- The Washington Times - Thursday, January 4, 2001

When Gov. Tommy Thompson told President-Elect George Bush that he was assigning him the "tough issues" in nominating him for secretary of health and human services, he was not kidding. Health and welfare are at the heart of the liberal love of government paternalism and they will fight change all the way.

Because Social Security reform was such large campaign issue, there will be a tendency to fight it first. It would be wise to recall the Reagan administration experience. The relevant Democratic subcommittee chairman told HHS Secretary Richard S. Schweiker right to his face that he wanted to work together on Social Security reform. Only, he wanted him to go first with a proposal. When he did so, the Democrats declared it stealing money from seniors and walked away. Gov. Bush has a fine proposal on Social Security but he will be wise to proceed slowly, probably with a commission composed of a good number of reasonable Democrats. Daniel Patrick Moynihan might make a good chairman. Mr. Thompson might even want to hand off this job to the Social Security administrator in its early stages.

Health will not be so easy to avoid. If the economy heads South, as appears likely, all of the financial problems of Medicare, Medicaid and the rest will be exacerbated. While Mr. Thompson was a leader in state reform of these issues, he was fortunate to have an exploding economy to absorb the higher funding he used to soften his proposals. His Badger Care and Community Options Care were sound reforms but cost additional funds. Unfortunately, surpluses have a way of disappearing during an economic slowdown. Wisconsin also only had a 6 percent health coverage uninsurance rate, second-lowest in the nation, and only one-third the Lewin Group projected national rate of 19 percent.

Candidate Bush recognized the sensitivity of Medicare during his campaign by offering a drug benefit as one of his leading proposals. While it is comprehensive for seniors below 135 percent of poverty, and provides an immediate $48 billion to states, it covers progressively fewer people as income increases. The temptation to cover all will be overwhelming, with Republicans representing more affluent seniors leading the charge. With huge Medicare deficits scheduled to begin as early as 2010, this will be a kettle of worms challenging the greatest administrator.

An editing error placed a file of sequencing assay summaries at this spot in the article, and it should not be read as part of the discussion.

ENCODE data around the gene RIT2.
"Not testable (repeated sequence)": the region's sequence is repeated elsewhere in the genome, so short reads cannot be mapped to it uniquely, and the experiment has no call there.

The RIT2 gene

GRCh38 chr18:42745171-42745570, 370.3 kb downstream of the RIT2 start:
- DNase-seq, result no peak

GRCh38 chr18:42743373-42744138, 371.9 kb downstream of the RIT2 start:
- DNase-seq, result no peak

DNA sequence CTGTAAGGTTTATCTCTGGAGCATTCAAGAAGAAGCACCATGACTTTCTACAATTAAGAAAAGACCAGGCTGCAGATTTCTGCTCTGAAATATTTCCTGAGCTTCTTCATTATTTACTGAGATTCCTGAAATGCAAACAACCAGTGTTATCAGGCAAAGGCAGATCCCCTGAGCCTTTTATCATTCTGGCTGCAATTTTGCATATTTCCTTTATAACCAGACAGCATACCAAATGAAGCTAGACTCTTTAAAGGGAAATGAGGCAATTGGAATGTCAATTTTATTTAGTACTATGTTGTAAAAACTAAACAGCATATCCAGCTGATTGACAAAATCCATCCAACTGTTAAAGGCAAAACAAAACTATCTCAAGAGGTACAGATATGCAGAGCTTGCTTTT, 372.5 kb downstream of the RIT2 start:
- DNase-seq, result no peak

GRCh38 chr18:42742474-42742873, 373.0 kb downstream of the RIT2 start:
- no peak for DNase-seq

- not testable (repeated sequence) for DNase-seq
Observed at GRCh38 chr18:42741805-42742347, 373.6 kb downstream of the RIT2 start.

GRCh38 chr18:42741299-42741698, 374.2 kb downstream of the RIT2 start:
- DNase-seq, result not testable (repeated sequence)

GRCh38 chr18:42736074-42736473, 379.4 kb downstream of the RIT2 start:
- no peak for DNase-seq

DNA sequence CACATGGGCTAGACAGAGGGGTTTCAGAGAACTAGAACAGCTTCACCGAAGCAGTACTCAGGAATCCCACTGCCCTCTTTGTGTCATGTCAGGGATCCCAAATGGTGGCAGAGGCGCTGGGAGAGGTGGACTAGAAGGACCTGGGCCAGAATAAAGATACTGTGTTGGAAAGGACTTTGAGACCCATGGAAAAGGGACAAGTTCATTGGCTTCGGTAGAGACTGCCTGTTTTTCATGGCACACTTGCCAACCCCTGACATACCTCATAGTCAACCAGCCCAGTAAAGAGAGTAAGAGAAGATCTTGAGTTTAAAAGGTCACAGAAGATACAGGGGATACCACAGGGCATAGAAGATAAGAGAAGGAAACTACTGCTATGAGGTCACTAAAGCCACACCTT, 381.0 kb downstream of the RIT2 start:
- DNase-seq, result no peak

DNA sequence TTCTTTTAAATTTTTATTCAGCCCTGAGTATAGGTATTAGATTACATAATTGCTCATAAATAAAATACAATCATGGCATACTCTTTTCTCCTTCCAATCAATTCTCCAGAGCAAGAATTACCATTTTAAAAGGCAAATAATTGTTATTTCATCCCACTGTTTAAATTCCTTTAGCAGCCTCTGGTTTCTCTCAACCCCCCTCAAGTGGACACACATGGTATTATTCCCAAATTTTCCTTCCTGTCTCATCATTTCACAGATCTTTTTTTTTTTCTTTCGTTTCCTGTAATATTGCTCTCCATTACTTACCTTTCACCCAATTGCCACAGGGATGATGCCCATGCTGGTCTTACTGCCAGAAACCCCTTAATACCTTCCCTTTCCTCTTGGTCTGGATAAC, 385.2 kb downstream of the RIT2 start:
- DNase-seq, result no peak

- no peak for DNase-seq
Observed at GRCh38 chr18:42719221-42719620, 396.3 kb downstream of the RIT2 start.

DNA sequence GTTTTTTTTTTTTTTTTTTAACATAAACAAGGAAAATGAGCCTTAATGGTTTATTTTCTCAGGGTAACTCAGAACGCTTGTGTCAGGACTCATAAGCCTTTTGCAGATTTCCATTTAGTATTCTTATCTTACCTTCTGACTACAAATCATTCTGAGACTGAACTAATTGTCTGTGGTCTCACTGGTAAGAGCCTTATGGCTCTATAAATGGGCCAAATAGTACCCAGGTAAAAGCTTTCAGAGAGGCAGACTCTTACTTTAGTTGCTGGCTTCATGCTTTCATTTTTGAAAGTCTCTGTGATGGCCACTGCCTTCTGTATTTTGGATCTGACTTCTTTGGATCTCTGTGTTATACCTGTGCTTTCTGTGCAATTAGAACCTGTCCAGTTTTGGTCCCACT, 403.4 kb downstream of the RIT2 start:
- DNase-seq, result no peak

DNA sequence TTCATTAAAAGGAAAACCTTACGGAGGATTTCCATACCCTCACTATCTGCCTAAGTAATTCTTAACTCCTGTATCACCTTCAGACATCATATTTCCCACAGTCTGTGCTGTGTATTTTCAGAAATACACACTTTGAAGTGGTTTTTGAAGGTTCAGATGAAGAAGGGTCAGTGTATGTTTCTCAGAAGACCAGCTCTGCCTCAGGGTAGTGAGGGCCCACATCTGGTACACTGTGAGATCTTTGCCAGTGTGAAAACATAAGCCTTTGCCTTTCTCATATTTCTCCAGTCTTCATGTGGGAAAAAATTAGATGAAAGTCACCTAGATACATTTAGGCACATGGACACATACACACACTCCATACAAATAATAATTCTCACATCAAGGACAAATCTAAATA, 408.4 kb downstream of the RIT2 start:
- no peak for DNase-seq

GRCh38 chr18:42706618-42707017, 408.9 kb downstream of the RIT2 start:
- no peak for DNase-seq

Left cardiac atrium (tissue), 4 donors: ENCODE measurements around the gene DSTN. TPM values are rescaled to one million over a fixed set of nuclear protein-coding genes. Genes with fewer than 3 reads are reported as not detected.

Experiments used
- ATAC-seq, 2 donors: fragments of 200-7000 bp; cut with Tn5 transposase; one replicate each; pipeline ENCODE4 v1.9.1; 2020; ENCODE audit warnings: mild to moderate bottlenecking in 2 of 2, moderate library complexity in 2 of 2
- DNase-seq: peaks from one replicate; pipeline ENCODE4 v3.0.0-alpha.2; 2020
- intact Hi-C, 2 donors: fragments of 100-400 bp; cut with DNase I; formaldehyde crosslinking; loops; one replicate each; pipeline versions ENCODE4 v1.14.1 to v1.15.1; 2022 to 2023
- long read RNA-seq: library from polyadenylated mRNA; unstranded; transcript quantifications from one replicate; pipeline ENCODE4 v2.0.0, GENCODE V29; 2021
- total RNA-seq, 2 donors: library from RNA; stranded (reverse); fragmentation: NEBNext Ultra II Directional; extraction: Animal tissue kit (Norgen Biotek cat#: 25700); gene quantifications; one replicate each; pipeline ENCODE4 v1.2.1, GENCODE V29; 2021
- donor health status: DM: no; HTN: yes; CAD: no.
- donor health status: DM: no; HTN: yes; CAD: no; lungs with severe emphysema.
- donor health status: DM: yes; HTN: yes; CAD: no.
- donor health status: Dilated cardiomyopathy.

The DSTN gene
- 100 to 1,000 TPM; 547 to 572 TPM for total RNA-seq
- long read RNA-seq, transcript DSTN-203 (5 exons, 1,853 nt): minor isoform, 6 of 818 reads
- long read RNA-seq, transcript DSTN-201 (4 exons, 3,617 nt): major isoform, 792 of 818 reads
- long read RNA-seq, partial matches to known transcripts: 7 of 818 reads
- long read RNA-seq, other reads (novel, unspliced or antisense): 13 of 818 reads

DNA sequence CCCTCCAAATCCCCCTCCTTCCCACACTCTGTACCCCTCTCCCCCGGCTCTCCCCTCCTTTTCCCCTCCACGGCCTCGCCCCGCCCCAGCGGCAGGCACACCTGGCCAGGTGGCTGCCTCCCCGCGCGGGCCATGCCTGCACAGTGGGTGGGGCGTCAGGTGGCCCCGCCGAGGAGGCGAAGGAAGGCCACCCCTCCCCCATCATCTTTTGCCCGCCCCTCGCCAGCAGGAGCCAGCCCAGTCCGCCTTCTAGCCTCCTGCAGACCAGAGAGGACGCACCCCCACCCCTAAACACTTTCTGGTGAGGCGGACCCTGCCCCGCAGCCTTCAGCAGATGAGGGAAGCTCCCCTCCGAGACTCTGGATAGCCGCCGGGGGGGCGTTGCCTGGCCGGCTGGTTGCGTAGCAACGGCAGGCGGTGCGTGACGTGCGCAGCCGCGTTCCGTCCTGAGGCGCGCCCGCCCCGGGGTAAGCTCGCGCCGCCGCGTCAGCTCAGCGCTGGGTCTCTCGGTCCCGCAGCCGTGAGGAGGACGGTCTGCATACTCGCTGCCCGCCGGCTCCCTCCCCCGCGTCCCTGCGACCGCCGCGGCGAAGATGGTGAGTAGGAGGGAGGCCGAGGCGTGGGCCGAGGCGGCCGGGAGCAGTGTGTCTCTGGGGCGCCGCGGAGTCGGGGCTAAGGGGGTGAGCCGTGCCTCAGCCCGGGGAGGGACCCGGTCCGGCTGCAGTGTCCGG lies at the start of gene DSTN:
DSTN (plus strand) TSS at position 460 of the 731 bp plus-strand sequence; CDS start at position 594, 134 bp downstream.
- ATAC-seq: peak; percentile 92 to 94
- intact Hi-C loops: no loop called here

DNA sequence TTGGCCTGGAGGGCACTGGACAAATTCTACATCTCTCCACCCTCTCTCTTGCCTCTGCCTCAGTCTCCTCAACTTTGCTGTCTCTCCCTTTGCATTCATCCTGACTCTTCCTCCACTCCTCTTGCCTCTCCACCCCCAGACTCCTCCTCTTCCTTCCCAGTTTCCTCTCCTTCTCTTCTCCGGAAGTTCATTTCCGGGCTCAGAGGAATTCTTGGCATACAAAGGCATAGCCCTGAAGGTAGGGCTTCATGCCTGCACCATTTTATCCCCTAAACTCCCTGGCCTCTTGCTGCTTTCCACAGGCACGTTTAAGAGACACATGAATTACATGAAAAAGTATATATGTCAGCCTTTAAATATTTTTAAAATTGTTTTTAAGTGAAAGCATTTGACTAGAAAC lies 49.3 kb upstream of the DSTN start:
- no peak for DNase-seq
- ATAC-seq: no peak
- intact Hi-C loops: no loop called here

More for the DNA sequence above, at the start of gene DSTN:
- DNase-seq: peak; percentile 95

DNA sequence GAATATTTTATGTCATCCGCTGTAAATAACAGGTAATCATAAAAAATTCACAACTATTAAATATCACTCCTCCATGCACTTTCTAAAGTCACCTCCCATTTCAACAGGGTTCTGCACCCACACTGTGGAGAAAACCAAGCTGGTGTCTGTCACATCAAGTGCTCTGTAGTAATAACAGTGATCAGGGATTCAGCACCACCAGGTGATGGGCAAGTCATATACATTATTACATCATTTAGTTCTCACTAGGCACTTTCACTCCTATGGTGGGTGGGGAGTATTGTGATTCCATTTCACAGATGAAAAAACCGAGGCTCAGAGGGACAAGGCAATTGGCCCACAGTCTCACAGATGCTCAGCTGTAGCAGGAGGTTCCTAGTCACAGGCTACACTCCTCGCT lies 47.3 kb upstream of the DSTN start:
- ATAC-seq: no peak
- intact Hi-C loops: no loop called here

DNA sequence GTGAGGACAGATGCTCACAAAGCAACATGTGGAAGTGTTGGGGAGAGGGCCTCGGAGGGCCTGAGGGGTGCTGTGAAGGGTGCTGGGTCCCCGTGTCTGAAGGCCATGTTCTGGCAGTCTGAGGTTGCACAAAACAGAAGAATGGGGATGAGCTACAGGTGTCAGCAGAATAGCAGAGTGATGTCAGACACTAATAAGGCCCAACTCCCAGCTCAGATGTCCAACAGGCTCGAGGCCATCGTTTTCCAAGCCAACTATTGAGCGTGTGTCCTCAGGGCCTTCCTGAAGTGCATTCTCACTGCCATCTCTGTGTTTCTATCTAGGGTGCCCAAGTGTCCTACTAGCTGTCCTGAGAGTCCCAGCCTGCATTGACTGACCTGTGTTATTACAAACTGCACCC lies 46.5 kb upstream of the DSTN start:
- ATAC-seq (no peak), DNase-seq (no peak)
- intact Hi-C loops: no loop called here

In some ways, seniors and the poor are easy problems for the former have health coverage through Medicare and the latter under Medicaid. The 33 million who do not have health coverage will be the most difficult. Yet, as the states and Feds have passed more health bills, the percentage of uninsured has worsened from 11 percent under Ronald Reagan to 16 percent in 1997 to an estimated one-fifth by 2007.The good news is that 76 percent of the uninsured are employed or their dependent. The bad news is that only half of firms with fewer than 500 employees can afford to offer health as an employee benefit, even with the generous federal tax exclusion.

The Bush campaign promised a $2,000 refundable tax credit but only to "hard working, low-income families." Although not specified in their plan, it does state that a family earning $30,000 would receive a $2,000 credit and one earning $50,000 only $667 per year. It would also allow small businesses to join in multistate trade association plans, would lift federal restrictions on innovative approaches, and would encourage medical savings accounts and flexible savings accounts. It is a good plan. With the average federal tax exclusion for a covered family at approximately $3,000, however, GOP members of Congress will not be able to sell $667 to their core constituency of the self-employed and those earning more than $50,000 in small firms. House Majority Leader Richard Armey has a refundable tax credit proposal of $1,000 per adult and $500 per child, to a maximum of $3,000, that would be more politically acceptable.

Whatever the specifics, tax credits put conservatives in charge of the health agenda. For generations, for every health problem, the liberal answer was more government, more "expert" bureaucracy and more rules. With tax credits, conservatives can have one solution too. Sure, it would be better to eliminate the irrational federal tax exclusion targeted to only some Americans but Hillary Clinton proved the difficulty of wholesale reform. Is there a problem for the self employed? Give a tax credit that speeds up the deduction now scheduled for 2007. The uninsured? Pass the Armey bill. Those not working? The Armey bill is refundable to the poor not covered by Medicaid. For a change, the momentum can be toward freedom rather than government meddling. Mr. Thompson said that "solving tough issues is why I got into this business." He should relish the challenge that awaits him.

Donald Devine, former director of the U.S. Office of Personnel Management, is a columnist and a Washington-based policy consultant.


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